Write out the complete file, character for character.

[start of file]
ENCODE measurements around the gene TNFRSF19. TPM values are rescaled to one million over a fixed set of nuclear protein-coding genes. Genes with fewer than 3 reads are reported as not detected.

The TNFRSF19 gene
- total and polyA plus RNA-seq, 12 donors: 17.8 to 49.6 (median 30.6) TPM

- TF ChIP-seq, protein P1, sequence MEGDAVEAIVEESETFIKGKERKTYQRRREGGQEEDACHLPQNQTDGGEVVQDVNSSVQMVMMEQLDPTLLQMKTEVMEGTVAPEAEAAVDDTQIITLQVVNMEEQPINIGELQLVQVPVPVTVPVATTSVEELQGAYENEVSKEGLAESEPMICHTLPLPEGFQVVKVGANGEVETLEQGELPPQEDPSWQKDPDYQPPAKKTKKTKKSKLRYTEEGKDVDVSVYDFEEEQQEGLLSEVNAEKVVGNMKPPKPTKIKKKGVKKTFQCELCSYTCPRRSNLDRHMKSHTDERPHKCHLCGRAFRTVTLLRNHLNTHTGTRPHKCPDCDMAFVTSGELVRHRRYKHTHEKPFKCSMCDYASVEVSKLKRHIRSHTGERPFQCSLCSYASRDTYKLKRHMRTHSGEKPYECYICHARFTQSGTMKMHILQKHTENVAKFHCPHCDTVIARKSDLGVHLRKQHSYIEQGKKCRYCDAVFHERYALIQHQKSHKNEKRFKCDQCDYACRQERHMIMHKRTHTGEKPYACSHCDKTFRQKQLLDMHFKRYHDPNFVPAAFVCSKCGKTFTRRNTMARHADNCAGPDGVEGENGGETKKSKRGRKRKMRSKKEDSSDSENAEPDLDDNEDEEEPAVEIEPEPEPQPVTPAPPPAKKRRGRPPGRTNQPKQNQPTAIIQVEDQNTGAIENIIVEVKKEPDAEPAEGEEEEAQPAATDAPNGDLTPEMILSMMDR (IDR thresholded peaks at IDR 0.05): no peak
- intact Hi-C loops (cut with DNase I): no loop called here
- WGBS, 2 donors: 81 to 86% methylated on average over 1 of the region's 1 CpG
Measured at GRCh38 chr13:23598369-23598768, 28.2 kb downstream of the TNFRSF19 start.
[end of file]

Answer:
ENCODE measurements around the gene TNFRSF19. TPM values are rescaled to one million over a fixed set of nuclear protein-coding genes. Genes with fewer than 3 reads are reported as not detected.

The TNFRSF19 gene
- total and polyA plus RNA-seq, 12 donors: 17.8 to 49.6 (median 30.6) TPM

- TF ChIP-seq, protein P1, sequence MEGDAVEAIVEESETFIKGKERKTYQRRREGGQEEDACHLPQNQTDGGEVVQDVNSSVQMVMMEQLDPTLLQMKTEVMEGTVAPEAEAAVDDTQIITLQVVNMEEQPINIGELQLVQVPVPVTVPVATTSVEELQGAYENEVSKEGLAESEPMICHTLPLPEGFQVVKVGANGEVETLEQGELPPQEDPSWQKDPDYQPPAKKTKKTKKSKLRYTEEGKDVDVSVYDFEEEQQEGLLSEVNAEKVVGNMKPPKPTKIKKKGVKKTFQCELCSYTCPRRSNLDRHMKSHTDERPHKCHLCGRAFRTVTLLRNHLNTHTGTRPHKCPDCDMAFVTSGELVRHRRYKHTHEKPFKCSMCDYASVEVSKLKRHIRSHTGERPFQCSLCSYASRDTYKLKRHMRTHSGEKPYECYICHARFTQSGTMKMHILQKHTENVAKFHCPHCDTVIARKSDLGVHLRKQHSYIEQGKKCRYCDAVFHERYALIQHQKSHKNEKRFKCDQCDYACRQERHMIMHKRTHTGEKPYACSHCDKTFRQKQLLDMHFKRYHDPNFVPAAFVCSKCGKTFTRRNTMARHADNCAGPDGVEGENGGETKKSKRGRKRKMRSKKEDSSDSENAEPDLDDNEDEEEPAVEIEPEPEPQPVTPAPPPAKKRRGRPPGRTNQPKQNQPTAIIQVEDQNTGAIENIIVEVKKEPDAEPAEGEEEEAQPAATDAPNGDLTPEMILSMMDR (IDR thresholded peaks at IDR 0.05): no peak
- intact Hi-C loops (cut with DNase I): no loop called here
- WGBS, 2 donors: 81 to 86% methylated on average over 1 of the region's 1 CpG
Measured at GRCh38 chr13:23598369-23598768, 28.2 kb downstream of the TNFRSF19 start.